This is a map of Colombia with the dark green areas representing distinct pre-Colombian cultures, all of which have examples of gold work on display at the Gold Museum. If you really want to dig deep into any particular culture or all of them you can follow this link from the museum’s website that provides an exhaustive account of the history, culture and items on display from each area.
If you only want the Cole’s notes version then read this link from a special exhibit of items on loan from the Gold Museum to the British Museum. In a word, gold was not currency to the pre-Colombians , but rather a mystical element that had powerful connections to the gods and otherworldly experiences, but like pretty well all cultures, it was also considered to be the best material for making jewelry and ornamental clothing.
There is plenty of space between the exhibits and a chance to examine some of them from all angles.
As you can see the objects on display are not crowded and each is allowed to literally shine in its own right.
Here are just a few o the pieces on display that I thought were exceptional. This is a Quimbaya golden helmet from 500-700 A.D.
These are anthropomorphous funerary masks from 100 B.C. to 400 A.D created by the Calima culture who controlled the area around modern day Cali. They reminded me very much of the golden death mask of Agamemnon in the Athens Museum.
This is a Tumaco mask dating as far back as 700 B.C.
There are a number of displays such as this one below that let you know exactly how a warrior king would look decked out in all his gold. Given the weight of gold, they must have had strong bodies.
Stylized men in the shape almost of an X where a standard feature of the Tolima culture.
Golden objects are not the only things on display. These are grave markers from San Agustin Archaeological Park, A UNESCO World Heritage Site and the largest necropolis in South America and some claim, the world. I would have loved to include a visit to this place on the itinerary, but it is in the deep southwest of Colombia and not easy to get to. Definitely a reason to return.
The moment I saw this figure I had to wonder if Auguste Rodin had also seen it and used it as the model for perhaps his most famous sculpture, The Thinker. What do you think? It was created by the Tumaco culture on the Pacific coast of Colombia
The last object I want to show came as a total surprise to me. I knew that South American cultures had a long history of mummification, but I always associated that with Peru and not Colombia. However, the Muisca people of the modern day Bogota area practised it as well. Unlike Egyptian mummies, which have their internal organs removed and placed in canopic jars, New World mummies are desiccated or dried out just like a raisin. The effect is startling. And can you believe those perfect teeth? They would cost a fortune today.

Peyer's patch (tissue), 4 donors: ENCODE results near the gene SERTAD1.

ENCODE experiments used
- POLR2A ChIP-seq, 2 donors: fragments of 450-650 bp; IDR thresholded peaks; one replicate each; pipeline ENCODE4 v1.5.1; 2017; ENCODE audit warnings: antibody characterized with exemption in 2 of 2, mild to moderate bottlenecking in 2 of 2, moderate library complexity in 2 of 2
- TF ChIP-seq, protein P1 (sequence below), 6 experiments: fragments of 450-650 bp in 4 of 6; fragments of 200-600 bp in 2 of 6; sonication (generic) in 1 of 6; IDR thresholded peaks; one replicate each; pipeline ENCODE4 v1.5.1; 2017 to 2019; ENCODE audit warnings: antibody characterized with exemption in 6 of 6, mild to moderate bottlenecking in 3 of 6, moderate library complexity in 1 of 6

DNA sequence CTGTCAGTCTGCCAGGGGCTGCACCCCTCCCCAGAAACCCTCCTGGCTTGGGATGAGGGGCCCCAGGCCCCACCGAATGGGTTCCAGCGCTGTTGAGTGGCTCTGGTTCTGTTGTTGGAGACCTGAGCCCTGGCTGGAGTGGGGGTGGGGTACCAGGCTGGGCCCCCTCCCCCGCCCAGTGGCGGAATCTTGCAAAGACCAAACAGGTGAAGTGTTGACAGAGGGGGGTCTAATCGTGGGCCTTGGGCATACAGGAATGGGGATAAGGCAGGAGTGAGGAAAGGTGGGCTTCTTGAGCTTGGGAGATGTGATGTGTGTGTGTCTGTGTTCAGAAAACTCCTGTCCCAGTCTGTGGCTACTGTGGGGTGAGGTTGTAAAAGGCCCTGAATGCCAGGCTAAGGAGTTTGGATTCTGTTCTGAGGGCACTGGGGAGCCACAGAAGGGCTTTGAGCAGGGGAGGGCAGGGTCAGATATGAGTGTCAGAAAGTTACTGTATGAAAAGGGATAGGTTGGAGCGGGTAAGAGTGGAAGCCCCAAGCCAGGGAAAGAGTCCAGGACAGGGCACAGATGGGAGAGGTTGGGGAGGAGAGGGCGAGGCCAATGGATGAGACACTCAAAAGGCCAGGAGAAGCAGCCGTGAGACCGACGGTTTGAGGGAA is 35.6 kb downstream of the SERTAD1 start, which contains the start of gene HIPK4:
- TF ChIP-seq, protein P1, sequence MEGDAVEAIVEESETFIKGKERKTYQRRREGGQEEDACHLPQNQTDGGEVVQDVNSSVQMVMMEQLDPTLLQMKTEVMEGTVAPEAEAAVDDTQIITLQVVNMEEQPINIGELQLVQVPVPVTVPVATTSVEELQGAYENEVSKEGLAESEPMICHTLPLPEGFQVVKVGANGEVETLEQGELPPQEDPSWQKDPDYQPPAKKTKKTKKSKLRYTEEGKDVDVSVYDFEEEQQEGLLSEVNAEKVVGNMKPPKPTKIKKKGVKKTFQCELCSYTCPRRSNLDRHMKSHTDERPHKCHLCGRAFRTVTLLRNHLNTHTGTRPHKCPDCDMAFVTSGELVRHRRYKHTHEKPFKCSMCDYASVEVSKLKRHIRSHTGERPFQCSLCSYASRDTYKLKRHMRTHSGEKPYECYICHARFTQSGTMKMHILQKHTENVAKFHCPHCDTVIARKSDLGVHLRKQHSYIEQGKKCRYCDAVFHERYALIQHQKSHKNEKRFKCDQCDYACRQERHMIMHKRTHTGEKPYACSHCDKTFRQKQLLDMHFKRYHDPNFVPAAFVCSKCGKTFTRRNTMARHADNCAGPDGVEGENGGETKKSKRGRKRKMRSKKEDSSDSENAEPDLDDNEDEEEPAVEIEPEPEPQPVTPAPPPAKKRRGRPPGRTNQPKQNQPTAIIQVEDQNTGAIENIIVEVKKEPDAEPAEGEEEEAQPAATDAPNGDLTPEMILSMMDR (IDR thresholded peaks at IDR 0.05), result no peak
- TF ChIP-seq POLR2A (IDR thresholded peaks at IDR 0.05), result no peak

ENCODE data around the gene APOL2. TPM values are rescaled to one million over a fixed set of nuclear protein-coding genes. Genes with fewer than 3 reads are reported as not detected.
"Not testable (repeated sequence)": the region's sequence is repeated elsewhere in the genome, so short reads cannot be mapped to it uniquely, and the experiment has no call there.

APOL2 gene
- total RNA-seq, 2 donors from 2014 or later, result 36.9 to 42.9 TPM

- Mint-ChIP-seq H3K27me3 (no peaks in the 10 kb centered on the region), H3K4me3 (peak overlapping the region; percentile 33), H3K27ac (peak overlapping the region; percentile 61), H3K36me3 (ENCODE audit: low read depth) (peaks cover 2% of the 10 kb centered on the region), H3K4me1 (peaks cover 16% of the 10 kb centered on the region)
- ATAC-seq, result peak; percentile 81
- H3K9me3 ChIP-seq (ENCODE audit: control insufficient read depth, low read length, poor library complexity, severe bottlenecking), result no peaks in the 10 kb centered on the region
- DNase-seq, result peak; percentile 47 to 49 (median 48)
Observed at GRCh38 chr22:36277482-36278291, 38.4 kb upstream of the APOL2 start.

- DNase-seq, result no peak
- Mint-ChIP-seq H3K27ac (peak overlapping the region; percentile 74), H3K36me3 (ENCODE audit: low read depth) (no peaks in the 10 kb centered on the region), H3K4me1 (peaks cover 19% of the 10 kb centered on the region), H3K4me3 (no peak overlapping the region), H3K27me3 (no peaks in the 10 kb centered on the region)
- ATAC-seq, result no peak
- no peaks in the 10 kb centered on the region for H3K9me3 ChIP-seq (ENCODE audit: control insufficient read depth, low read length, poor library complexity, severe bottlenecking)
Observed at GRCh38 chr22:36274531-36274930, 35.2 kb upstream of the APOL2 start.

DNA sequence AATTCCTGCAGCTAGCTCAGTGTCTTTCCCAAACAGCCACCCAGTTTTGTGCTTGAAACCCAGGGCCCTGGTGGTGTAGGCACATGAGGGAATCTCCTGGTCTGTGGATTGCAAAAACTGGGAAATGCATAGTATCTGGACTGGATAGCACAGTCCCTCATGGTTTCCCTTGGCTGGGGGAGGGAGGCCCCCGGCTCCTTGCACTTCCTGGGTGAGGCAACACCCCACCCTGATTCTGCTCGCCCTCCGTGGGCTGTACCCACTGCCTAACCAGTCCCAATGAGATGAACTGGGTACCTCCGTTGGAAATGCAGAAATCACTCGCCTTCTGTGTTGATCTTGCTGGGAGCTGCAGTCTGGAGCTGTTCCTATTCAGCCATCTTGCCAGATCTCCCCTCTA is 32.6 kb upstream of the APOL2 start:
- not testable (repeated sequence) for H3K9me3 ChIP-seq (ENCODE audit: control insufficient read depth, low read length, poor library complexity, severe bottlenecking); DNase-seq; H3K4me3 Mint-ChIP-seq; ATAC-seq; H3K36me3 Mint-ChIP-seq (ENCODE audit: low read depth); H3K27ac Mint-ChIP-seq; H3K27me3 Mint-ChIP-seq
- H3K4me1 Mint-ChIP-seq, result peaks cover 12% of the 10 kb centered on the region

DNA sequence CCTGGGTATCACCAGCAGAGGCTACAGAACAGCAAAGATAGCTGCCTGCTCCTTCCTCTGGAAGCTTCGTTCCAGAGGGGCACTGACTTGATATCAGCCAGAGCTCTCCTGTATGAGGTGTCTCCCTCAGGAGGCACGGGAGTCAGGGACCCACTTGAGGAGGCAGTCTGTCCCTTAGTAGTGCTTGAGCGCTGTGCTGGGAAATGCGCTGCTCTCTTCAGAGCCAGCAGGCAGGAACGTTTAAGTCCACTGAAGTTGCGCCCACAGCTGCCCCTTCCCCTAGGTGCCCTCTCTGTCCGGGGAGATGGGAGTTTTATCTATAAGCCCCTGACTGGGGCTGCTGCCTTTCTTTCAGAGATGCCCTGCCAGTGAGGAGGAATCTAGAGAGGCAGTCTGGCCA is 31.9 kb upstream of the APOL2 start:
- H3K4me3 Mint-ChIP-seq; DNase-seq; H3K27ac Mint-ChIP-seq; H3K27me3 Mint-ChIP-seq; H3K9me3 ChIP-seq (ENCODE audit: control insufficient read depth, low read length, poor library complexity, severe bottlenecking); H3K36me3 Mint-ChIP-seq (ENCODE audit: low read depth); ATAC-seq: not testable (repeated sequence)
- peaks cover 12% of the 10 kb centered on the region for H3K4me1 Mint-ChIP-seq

The Legend of El Dorado
We’ve all heard of the legend of El Dorado, which most of us mistakenly believe refers to a mystical city of gold, when it translates literally to The Golden Man, although the legend did in fact get twisted into meaning a fabled lost city of gold. When the Spaniards arrived in the new world they had an insatiable greed for gold and kept on hearing stories about a golden king who would ride a raft onto a lake covered in gold and then dive in, the gold falling to the bottom along with thousands of other golden offerings. Incredibly, these stories were true and took place at Lake Guatavita not far from modern day Bogota. The selection of a new Muisca king took place only when the potential candidate, attired entirely in gold, road a raft to the centre of the small lake and jumped in. Presumably, if he didn’t drown with all that gold on, he was fit to be king. One of the most famous pieces in the Gold Museum is this golden replica of the raft used to transport the king.
When the Spaniards learned about this they did everything in their power to drain the lake, but never succeeded, although there are other reports that do say they recovered gold and jewels from the lake. Thankfully now the Muisca people are in charge of Lake Guatavita and there will be no further efforts to reclaim treasure from the lake.
The last stop on the Gold Museum tour is to a small circular room that is completely dark. Gradually it begins to lighten and the walls and floor are covered in images of the golden objects. A small circle in the middle of the floor then lightens up and is clearly meant to be the depths of Lake Guatavita. It looks like this. Note the one huge uncut emerald stone.
It’s a good way to end the tour, although you shouldn’t pass up at least browsing in the gift shop which has a great selection of items made in Colombia for sale.
I’ll end this post with Edgar Allan Poe’s El Dorado which was my father’s favourite poem. It perfectly reflects the futility of always seeking and never finding that elusive thing that will make life so much easier. Just doesn’t happen.
In the next post I will end out time in the wonderful city of Bogota with a visit to an entirely different type of museum dedicated to the art of Fernando Botero. Hope you’ll join us.